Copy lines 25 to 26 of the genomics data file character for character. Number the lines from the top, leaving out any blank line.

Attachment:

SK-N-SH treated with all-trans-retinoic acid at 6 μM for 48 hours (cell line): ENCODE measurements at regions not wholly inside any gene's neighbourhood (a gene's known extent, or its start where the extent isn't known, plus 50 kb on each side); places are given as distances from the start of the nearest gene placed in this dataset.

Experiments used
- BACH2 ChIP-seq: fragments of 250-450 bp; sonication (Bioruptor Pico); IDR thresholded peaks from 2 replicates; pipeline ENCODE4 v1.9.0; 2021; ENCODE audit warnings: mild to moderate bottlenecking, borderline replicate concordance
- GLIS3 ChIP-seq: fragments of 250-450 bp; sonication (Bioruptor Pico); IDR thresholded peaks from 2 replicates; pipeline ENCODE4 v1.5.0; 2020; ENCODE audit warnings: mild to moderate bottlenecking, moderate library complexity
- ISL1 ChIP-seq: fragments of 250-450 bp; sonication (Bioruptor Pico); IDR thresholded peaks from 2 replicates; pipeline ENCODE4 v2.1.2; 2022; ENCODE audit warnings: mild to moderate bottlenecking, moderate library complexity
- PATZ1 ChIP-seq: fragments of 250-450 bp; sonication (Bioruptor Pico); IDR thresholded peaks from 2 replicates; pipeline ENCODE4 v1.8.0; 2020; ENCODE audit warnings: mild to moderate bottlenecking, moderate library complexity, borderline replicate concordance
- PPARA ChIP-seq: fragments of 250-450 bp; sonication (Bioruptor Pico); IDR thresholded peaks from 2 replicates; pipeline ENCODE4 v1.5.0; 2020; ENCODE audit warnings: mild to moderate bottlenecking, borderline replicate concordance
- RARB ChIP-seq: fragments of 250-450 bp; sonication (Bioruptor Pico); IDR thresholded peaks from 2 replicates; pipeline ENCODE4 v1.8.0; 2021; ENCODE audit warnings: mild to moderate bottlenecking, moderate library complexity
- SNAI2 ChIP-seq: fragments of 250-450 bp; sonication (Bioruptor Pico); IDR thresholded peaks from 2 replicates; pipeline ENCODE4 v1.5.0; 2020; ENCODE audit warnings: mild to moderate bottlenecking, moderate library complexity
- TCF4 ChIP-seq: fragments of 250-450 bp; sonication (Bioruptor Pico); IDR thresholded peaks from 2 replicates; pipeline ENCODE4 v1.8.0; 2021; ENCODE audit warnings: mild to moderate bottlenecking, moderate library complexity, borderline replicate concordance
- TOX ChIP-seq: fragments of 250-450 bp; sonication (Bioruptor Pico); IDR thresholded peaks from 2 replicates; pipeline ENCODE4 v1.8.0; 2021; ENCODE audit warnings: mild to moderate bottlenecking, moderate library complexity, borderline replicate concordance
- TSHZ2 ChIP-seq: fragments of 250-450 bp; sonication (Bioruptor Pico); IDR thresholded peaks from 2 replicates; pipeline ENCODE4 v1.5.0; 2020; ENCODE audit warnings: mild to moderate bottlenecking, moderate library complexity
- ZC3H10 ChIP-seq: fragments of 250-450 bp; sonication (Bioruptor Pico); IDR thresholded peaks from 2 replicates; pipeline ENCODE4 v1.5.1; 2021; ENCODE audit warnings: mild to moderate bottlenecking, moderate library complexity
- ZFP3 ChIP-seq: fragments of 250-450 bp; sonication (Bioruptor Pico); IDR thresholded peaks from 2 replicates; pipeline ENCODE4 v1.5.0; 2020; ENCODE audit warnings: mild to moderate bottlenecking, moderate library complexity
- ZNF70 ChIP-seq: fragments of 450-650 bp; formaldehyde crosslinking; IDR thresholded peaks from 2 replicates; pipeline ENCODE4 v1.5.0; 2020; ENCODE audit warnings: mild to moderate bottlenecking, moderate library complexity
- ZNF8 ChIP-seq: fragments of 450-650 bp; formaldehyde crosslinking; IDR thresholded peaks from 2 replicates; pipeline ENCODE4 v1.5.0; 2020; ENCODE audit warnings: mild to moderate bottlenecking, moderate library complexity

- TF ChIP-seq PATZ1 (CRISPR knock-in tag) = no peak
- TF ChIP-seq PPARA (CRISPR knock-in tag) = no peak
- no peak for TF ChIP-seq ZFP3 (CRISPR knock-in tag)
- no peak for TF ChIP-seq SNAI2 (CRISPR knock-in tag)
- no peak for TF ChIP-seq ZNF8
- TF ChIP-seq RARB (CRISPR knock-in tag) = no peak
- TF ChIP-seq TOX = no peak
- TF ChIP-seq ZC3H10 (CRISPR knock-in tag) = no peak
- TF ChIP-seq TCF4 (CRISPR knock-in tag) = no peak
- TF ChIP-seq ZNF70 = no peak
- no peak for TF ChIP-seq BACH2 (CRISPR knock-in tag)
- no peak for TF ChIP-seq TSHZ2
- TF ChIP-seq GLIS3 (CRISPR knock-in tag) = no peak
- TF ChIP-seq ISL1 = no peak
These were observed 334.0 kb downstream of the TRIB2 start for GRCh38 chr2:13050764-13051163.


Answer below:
- TF ChIP-seq TCF4 (CRISPR knock-in tag) = no peak
- TF ChIP-seq ZNF70 = no peak